On the surface, participating in Greek life seems to be an innocent and quick way to network and make lifelong friends. What people often fail to notice, however, is the dark history associated with these organizations. Everyone wants friends and some people are willing to pay for them, but all too often those people don’t realize what they’re funding. Despite the evidence presented to the public, the option of joining a chapter is still a tempting one. Popularity and a sense of belonging can be a difficult addiction to shake.
Greek life chapters have been around since as early as the 1800s and some have disturbing connections to rape. A quick Google search on the history of sexual assault within the UC system alone yields dozens of articles citing instances of assault that have occured within the last decade at almost all of the UC schools. Nationwide, “Frat brothers rape 300% more. One in five women is sexually assaulted on campus.”
The very first Greek letter social society that was considered an all-male fraternity was founded in 1824. When comparing the history to the statistics, one can only imagine the number of men and women who have fallen victim to these barbaric crimes of sexual assault over the last two centuries.
To make matters worse, even if one wanted to join these groups, they have to go through the grueling process of having their self-worth measured out in front of them. “Rushing,” which is the act of putting yourself on display for a chance for these groups to “bid” on you, is especially demeaning to young women as it includes hours upon hours of interviewing just to see if these girls have the right look to be a part of the chapter. Due to this shallow ritual, many girls don’t make it to bid day, meaning all of the friendships they’ve built up to that point were meaningless because they didn’t make the cut.
If these groups want ideal women, they shouldn’t judge prospective members by their appearances. Candidates should be judged based on the contents of their brain. People with their own individual personalities are forced to assimilate to the culture of the chapter, oftentimes abandoning their morals and innocence. New members are groomed each year to uphold these superficial standards of appearance and behavior, only continuing the cycle for future generations.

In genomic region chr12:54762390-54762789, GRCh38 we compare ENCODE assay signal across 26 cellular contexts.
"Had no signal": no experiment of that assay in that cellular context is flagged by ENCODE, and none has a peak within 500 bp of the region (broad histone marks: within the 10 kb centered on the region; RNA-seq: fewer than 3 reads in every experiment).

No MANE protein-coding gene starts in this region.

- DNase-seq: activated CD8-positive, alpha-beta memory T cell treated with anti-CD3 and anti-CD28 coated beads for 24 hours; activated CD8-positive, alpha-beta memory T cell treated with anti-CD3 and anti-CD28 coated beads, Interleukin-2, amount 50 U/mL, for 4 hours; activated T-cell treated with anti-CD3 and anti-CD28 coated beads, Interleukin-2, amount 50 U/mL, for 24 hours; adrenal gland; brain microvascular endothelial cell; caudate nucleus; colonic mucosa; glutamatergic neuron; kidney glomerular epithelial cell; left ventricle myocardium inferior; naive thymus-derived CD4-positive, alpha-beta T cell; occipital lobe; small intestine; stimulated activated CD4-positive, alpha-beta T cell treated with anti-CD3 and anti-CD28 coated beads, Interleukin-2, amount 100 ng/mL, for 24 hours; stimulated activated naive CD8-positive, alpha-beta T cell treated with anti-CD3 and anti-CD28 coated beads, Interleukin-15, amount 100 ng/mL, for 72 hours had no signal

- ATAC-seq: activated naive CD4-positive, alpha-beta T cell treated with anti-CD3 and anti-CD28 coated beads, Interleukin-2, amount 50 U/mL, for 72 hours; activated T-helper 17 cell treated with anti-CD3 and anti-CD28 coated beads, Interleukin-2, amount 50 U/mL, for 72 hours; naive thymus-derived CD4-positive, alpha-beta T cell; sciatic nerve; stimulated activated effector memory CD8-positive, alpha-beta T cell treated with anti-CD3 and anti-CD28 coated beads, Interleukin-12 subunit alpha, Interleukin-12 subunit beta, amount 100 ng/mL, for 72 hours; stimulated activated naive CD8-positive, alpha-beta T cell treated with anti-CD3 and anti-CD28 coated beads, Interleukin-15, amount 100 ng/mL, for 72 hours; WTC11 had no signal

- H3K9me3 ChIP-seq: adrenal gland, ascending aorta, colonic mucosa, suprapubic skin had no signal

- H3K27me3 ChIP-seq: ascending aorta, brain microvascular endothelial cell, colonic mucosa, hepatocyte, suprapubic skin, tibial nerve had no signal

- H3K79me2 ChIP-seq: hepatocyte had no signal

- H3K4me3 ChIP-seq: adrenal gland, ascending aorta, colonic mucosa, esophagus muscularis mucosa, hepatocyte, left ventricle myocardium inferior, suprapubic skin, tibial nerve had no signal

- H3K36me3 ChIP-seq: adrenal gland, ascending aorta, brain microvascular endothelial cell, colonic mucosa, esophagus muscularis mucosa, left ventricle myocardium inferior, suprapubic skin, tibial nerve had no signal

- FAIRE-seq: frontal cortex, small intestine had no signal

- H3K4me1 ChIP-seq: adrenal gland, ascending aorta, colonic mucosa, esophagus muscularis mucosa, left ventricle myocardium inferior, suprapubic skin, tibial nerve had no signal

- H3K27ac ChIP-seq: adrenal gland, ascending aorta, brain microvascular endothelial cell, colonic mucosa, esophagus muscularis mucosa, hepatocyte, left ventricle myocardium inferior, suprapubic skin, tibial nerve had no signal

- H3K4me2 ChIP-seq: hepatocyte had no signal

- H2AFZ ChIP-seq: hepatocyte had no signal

As if tearing down someone’s self esteem was not enough, Greek life makes many young men and women pledge their loyalty in distasteful ways. The topic of hazing is a very touchy one on many college campuses, but in the world of Greek life, hazing is a mandatory rite of passage required of anyone who wants to enter the chapter of their choosing. Humiliation is Greek life’s weapon of choice when it comes to instilling loyalty in people.
Girls and boys will get down on their knees in front of everyone at a party and chug alcohol to the point of vomiting. It seems like as long as no one gets killed, anything goes. It is often assumed that excessive hazing is a thing of the past, but people fail to recognize that there have been deaths as recent as last year. In 2018, a pledge from UCR’s Alpha Phi Alpha fell victim to hazing. Although the frat was officially dismissed from the UCR campus, they are still organized and have parties frequently, putting so many other young adults in danger of meeting the same unfortunate fate. The risks aren’t worth growing one’s social group and doing philanthropy twice a month. Many of these organizations hide behind philanthropy in order to conceal their main goal of living out their party lifestyle and maintaining a high social status.
Many people will argue that Greek life is not in and of itself bad, and that it was just a few bad apples that ruined it for everyone, but the frequent accusations of sexual assault and the numerous reports of hazing casualties suggest that these issues are indeed interwoven into the fabric of Greek life. The UC system, including UCR, prides itself on being forward thinking and inclusive, but these issues are happening right under their noses. Until people learn that they do not need to pay for validation, this harmful cycle will continue for centuries to come.
Correction 10.29.19 2:26 PM: The alleged “hazing victim” was erroneously cited as being a member of Phi Alpha Phi. This was changed to reflect the fraternity he was actually pledging: Alpha Phi Alpha. The Highlander regrets this mistake.
Correction 10.29.19 7:00 PM: Furthermore, the alleged “hazing victim” was originally described as a member of the fraternity mentioned. To clarify, the student was a pledge of the fraternity and the article has been revised to reflect that. The Highlander regrets this mistake.